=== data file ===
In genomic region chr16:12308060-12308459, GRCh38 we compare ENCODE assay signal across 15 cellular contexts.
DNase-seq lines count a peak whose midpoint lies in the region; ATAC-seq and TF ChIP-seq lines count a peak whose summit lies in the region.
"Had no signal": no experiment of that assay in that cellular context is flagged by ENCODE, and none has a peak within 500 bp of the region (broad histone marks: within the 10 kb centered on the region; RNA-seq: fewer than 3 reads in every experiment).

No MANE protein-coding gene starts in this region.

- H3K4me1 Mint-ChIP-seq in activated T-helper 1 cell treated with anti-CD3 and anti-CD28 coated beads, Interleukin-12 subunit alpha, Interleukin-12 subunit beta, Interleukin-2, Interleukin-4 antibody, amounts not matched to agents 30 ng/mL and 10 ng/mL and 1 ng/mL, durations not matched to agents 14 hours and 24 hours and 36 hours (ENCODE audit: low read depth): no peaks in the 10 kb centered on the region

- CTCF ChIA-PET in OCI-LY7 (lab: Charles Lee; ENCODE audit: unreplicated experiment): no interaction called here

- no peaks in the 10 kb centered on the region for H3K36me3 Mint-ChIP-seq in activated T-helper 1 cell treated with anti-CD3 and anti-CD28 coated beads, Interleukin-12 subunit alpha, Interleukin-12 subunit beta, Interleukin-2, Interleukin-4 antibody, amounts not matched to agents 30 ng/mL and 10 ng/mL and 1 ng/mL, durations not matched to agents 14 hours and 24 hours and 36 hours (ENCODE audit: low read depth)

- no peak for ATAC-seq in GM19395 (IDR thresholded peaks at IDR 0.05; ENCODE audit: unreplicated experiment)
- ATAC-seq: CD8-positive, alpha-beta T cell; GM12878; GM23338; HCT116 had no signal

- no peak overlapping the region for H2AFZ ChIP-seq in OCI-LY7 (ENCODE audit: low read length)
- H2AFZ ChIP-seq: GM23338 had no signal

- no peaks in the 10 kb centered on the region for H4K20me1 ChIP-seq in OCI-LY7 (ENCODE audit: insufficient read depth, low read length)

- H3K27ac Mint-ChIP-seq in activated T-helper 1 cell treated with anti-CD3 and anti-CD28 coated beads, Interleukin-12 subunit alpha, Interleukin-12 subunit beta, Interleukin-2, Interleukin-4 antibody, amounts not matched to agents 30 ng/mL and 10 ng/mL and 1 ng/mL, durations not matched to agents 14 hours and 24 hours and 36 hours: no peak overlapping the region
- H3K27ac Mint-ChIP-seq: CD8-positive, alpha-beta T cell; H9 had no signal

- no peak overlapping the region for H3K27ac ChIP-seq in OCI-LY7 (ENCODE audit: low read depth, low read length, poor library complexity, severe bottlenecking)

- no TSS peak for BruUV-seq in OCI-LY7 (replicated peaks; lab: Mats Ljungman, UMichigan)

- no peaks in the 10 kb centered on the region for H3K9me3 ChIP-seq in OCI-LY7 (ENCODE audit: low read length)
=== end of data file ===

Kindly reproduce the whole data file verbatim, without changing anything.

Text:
In genomic region chr16:12308060-12308459, GRCh38 we compare ENCODE assay signal across 15 cellular contexts.
DNase-seq lines count a peak whose midpoint lies in the region; ATAC-seq and TF ChIP-seq lines count a peak whose summit lies in the region.
"Had no signal": no experiment of that assay in that cellular context is flagged by ENCODE, and none has a peak within 500 bp of the region (broad histone marks: within the 10 kb centered on the region; RNA-seq: fewer than 3 reads in every experiment).

No MANE protein-coding gene starts in this region.

- H3K4me1 Mint-ChIP-seq in activated T-helper 1 cell treated with anti-CD3 and anti-CD28 coated beads, Interleukin-12 subunit alpha, Interleukin-12 subunit beta, Interleukin-2, Interleukin-4 antibody, amounts not matched to agents 30 ng/mL and 10 ng/mL and 1 ng/mL, durations not matched to agents 14 hours and 24 hours and 36 hours (ENCODE audit: low read depth): no peaks in the 10 kb centered on the region

- CTCF ChIA-PET in OCI-LY7 (lab: Charles Lee; ENCODE audit: unreplicated experiment): no interaction called here

- no peaks in the 10 kb centered on the region for H3K36me3 Mint-ChIP-seq in activated T-helper 1 cell treated with anti-CD3 and anti-CD28 coated beads, Interleukin-12 subunit alpha, Interleukin-12 subunit beta, Interleukin-2, Interleukin-4 antibody, amounts not matched to agents 30 ng/mL and 10 ng/mL and 1 ng/mL, durations not matched to agents 14 hours and 24 hours and 36 hours (ENCODE audit: low read depth)

- no peak for ATAC-seq in GM19395 (IDR thresholded peaks at IDR 0.05; ENCODE audit: unreplicated experiment)
- ATAC-seq: CD8-positive, alpha-beta T cell; GM12878; GM23338; HCT116 had no signal

- no peak overlapping the region for H2AFZ ChIP-seq in OCI-LY7 (ENCODE audit: low read length)
- H2AFZ ChIP-seq: GM23338 had no signal

- no peaks in the 10 kb centered on the region for H4K20me1 ChIP-seq in OCI-LY7 (ENCODE audit: insufficient read depth, low read length)

- H3K27ac Mint-ChIP-seq in activated T-helper 1 cell treated with anti-CD3 and anti-CD28 coated beads, Interleukin-12 subunit alpha, Interleukin-12 subunit beta, Interleukin-2, Interleukin-4 antibody, amounts not matched to agents 30 ng/mL and 10 ng/mL and 1 ng/mL, durations not matched to agents 14 hours and 24 hours and 36 hours: no peak overlapping the region
- H3K27ac Mint-ChIP-seq: CD8-positive, alpha-beta T cell; H9 had no signal

- no peak overlapping the region for H3K27ac ChIP-seq in OCI-LY7 (ENCODE audit: low read depth, low read length, poor library complexity, severe bottlenecking)

- no TSS peak for BruUV-seq in OCI-LY7 (replicated peaks; lab: Mats Ljungman, UMichigan)

- no peaks in the 10 kb centered on the region for H3K9me3 ChIP-seq in OCI-LY7 (ENCODE audit: low read length)